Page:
The Challenges Of A Future Democracy
Plato once said, “Republics degenerate into democracies, and democracies degenerate into tyrannies.” This pattern, observed during the birth of democracy as a political system, has proven true in examples ranging from Athens, Rome, Napolionic France, and Weimar Germany, not to mention the many corrupt democracies around the world today. However, there is a new vice pressuring the system, the progression of technology.
Today we live in a world where one media mogul can easily influence the minds of tens of millions of voters, where word are the bullets and images the artillery used to wage a war for a person’s opinion, where think-tanks spend thousands of hours and millions of dollars trying to find new techniques to manipulate the human mind, a world where democracy is becoming increasingly illogical. The problems in the future begin with one we already face in the present.
One major problem in our nation today is the growing disparity in the quality of our nation’s public schools. Friedrich Nietzsche said “In large states public education will always be mediocre, for the same reason that in large kitchens the food is usually bad.” Some states, albeit usually smaller ones such a Finland and South Korea, have less of a difference in quality, but these are the exceptions, not the rule. This difference in quality nationally is striking, but it grows exponentially when one starts to look internationally to places such as Central Africa or Bangladesh, where education is abysmal.
These differences in education make a stable government in these places impossible with the current democratic mindset. Due to this problem many larger nations currently resort to policies resembling economic imperialism to gain some of the advantages of having a stable trading partner, without the pitfalls of directly assimilating a third world country.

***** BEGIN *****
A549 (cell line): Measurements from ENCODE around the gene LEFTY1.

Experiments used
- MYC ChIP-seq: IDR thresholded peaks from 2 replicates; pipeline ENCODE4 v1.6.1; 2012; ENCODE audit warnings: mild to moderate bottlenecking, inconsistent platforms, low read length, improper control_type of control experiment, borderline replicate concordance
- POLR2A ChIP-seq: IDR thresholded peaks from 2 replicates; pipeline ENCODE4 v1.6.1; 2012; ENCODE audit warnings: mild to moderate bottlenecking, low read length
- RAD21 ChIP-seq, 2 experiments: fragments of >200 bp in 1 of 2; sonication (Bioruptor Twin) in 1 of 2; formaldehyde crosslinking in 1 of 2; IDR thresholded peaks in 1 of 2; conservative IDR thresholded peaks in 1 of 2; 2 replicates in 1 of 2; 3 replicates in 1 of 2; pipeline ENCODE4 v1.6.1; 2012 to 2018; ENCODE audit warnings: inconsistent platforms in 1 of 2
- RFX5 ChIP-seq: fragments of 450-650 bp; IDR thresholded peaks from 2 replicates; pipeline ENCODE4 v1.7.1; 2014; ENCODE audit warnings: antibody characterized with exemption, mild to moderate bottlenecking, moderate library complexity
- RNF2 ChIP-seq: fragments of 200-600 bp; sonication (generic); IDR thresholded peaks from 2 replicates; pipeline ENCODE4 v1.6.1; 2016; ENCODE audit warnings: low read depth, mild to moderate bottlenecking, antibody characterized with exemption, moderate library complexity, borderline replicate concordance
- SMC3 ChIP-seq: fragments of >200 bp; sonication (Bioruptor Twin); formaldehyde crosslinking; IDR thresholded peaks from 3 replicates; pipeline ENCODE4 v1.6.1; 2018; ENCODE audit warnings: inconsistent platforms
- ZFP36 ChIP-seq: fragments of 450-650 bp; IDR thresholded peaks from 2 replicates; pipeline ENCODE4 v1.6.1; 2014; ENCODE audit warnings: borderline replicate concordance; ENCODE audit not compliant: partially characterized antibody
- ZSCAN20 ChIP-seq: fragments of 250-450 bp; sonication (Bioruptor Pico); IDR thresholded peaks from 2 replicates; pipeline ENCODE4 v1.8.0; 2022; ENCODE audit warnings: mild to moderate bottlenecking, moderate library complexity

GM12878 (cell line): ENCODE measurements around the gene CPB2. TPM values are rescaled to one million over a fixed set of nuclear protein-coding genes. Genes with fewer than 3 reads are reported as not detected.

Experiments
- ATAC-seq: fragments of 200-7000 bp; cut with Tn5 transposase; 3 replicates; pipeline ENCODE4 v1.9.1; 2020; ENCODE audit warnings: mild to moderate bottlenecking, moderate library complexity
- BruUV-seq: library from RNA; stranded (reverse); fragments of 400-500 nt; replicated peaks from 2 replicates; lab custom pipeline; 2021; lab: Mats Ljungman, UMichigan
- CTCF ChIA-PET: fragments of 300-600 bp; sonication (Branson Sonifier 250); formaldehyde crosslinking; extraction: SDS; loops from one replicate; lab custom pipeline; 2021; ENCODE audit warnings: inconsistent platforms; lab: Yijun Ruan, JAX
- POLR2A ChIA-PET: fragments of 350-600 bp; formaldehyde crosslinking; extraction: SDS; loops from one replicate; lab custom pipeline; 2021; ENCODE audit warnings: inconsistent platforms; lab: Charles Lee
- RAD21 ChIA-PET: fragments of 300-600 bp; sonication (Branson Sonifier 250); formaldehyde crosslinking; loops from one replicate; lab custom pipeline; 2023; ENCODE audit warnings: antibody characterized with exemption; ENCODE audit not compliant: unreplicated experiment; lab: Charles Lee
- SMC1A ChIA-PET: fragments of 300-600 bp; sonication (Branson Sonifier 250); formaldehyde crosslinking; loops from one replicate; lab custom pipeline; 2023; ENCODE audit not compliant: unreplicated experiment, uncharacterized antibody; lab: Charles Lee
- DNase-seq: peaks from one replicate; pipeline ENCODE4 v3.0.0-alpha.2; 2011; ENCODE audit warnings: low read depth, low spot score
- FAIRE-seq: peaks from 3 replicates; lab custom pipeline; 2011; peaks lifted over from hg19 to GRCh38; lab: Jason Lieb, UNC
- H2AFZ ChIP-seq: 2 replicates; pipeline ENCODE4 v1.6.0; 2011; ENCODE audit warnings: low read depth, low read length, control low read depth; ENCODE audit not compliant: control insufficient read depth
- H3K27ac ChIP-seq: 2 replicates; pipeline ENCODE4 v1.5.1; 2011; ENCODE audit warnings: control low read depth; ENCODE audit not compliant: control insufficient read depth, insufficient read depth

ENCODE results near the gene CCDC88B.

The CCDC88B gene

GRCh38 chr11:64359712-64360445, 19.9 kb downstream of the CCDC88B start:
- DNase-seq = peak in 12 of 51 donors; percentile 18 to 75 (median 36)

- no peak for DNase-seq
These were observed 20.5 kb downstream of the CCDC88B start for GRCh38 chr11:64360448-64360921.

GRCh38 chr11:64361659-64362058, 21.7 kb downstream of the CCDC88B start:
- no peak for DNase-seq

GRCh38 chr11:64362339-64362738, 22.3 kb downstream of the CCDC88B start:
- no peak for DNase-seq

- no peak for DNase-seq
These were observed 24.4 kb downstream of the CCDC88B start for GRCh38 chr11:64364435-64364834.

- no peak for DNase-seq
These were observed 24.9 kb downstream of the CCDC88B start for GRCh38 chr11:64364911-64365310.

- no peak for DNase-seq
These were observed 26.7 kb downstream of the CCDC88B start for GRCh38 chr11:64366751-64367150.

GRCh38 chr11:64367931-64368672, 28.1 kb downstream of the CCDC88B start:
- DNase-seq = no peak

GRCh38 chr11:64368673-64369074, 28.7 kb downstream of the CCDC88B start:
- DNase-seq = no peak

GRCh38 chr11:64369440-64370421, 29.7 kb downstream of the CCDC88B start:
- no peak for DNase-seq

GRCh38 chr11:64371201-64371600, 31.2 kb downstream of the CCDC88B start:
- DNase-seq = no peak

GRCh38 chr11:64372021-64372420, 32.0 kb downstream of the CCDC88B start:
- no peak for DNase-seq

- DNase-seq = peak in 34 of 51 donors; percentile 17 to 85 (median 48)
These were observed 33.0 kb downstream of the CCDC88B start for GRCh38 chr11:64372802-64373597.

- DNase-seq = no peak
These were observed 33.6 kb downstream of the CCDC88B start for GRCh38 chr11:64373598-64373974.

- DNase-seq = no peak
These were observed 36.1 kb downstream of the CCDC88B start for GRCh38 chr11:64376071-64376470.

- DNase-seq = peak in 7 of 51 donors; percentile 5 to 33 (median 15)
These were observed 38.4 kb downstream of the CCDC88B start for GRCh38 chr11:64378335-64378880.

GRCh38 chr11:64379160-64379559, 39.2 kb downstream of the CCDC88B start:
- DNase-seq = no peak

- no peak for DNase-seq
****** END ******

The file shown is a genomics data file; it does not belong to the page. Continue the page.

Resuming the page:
This problem can and will only grow worse as population and educational disparity increase codependently, and in the long term mindset of the human colonization of space, the difference between earth and distant colonies will make Bangladesh look like Midtown Manhattan. This problem strengthens tyranny, wounds republics, and kills democracies, because how could a representative elected from a benighted colony rule with the same education and accountability as one elected from a state with educated and accurately informed voters, themselves being a sparse resource because of the second problem of a future democracy.
The second problem of a post information age democracy is an often overlooked truth of human condition, as individuals, we are not equal. That phrase goes against much of the currently taught philosophy, but it is true none the less. No one person is better than another, but some are more intelligent, pragmatic, decisive, and fit to govern, and when you apply a democracy, even a so called democratic republic, you put your faith in the mean of society, an average of all human ability, which, as we continue to take on more dangerous responsibilities, frequently does not measure up.